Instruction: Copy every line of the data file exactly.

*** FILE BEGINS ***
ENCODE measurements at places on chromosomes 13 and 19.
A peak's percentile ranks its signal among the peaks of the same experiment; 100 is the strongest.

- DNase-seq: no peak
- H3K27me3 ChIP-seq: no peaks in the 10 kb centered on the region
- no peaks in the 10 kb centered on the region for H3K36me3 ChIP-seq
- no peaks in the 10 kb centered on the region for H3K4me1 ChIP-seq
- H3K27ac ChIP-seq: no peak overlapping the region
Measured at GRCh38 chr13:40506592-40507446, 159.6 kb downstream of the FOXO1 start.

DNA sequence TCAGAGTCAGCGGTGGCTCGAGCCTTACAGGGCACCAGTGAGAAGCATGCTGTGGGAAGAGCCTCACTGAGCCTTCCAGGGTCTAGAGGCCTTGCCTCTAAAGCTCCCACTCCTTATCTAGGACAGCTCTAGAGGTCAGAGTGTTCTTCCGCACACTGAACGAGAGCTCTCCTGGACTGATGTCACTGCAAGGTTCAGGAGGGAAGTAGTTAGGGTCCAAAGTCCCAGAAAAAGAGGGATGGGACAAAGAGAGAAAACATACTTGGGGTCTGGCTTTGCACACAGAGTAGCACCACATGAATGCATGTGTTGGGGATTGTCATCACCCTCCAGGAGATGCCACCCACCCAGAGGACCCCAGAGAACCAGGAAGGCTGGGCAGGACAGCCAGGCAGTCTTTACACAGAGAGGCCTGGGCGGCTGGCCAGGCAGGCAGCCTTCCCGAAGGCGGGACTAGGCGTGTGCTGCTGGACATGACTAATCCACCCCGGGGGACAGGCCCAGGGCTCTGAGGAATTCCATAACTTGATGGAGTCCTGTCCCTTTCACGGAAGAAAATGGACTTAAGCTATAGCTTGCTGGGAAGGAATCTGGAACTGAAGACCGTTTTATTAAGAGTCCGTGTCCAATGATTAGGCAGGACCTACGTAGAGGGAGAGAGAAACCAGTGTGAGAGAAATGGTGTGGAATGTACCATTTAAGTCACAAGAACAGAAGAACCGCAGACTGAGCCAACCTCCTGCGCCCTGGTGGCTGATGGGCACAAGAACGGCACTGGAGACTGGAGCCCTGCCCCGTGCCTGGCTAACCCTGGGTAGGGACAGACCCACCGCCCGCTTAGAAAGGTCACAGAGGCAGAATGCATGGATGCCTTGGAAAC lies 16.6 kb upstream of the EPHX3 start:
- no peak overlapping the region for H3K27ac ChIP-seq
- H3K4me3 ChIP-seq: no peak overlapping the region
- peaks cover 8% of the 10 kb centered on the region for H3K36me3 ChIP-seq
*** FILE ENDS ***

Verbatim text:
ENCODE measurements at places on chromosomes 13 and 19.
A peak's percentile ranks its signal among the peaks of the same experiment; 100 is the strongest.

- DNase-seq: no peak
- H3K27me3 ChIP-seq: no peaks in the 10 kb centered on the region
- no peaks in the 10 kb centered on the region for H3K36me3 ChIP-seq
- no peaks in the 10 kb centered on the region for H3K4me1 ChIP-seq
- H3K27ac ChIP-seq: no peak overlapping the region
Measured at GRCh38 chr13:40506592-40507446, 159.6 kb downstream of the FOXO1 start.

DNA sequence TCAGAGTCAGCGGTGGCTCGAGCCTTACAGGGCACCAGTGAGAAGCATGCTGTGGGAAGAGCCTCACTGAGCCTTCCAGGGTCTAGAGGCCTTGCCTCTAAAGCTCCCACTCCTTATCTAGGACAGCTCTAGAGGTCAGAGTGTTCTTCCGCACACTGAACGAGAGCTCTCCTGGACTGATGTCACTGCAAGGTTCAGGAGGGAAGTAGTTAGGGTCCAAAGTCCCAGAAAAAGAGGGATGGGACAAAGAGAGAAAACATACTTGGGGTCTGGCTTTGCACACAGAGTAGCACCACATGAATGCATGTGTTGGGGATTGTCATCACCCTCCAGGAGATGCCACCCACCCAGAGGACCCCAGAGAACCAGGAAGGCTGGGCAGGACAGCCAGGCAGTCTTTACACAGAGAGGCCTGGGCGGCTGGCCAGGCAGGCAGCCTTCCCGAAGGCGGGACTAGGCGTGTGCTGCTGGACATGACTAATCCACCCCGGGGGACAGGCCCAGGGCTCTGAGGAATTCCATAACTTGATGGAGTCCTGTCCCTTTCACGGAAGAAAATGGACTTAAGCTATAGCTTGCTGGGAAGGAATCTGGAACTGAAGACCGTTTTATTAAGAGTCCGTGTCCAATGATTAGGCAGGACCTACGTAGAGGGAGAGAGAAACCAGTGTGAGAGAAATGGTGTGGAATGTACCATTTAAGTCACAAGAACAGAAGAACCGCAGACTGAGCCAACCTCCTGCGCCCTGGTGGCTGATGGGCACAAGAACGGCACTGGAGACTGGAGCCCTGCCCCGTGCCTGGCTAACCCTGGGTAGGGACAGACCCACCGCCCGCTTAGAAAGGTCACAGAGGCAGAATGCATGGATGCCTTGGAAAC lies 16.6 kb upstream of the EPHX3 start:
- no peak overlapping the region for H3K27ac ChIP-seq
- H3K4me3 ChIP-seq: no peak overlapping the region
- peaks cover 8% of the 10 kb centered on the region for H3K36me3 ChIP-seq